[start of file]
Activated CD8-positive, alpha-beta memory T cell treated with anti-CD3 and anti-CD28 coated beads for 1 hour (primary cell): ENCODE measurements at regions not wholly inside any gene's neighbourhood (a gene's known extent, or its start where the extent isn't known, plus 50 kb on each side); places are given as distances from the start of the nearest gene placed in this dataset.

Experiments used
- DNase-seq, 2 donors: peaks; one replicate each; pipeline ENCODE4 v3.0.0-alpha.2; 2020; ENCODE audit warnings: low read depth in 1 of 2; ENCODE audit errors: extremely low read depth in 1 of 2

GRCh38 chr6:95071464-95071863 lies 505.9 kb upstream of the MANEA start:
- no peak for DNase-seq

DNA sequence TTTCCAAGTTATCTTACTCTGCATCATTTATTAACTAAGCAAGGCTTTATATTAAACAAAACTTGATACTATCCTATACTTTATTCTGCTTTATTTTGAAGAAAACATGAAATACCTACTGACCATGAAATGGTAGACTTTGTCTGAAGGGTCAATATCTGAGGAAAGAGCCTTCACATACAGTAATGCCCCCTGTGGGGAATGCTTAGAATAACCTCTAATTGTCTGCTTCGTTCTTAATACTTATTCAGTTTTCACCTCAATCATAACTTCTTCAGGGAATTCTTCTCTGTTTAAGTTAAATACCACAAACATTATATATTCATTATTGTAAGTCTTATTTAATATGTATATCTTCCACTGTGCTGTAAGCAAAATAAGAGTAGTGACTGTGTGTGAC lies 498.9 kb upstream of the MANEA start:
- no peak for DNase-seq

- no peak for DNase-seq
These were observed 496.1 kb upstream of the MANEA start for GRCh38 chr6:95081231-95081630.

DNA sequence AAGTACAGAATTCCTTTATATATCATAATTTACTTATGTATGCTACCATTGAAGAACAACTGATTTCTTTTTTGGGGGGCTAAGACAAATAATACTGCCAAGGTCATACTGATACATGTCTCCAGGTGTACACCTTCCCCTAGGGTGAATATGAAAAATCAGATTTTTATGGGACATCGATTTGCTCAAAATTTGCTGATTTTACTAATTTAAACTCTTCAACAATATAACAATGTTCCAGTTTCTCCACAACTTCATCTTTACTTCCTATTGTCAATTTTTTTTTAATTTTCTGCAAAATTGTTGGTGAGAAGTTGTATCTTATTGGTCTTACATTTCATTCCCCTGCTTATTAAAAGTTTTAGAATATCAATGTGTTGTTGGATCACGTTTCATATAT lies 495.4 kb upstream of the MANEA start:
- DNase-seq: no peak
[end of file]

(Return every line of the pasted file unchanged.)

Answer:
Activated CD8-positive, alpha-beta memory T cell treated with anti-CD3 and anti-CD28 coated beads for 1 hour (primary cell): ENCODE measurements at regions not wholly inside any gene's neighbourhood (a gene's known extent, or its start where the extent isn't known, plus 50 kb on each side); places are given as distances from the start of the nearest gene placed in this dataset.

Experiments used
- DNase-seq, 2 donors: peaks; one replicate each; pipeline ENCODE4 v3.0.0-alpha.2; 2020; ENCODE audit warnings: low read depth in 1 of 2; ENCODE audit errors: extremely low read depth in 1 of 2

GRCh38 chr6:95071464-95071863 lies 505.9 kb upstream of the MANEA start:
- no peak for DNase-seq

DNA sequence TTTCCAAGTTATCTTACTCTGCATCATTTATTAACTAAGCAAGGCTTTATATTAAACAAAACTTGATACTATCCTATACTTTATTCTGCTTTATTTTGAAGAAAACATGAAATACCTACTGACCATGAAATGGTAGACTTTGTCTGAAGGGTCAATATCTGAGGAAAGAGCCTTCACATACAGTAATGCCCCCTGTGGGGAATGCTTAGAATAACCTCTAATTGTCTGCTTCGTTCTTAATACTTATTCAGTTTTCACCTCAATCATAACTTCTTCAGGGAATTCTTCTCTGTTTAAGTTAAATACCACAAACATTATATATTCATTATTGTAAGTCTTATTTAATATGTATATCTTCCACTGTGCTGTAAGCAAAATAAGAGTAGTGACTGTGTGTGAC lies 498.9 kb upstream of the MANEA start:
- no peak for DNase-seq

- no peak for DNase-seq
These were observed 496.1 kb upstream of the MANEA start for GRCh38 chr6:95081231-95081630.

DNA sequence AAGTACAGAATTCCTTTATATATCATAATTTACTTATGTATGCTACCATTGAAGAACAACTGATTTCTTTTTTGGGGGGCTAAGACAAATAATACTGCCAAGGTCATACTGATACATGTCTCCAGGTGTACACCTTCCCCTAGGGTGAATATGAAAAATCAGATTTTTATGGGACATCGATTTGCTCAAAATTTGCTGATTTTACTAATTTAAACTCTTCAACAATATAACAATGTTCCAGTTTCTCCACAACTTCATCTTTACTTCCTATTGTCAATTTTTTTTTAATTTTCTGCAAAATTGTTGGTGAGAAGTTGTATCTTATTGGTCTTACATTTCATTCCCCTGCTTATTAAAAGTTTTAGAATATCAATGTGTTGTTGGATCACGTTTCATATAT lies 495.4 kb upstream of the MANEA start:
- DNase-seq: no peak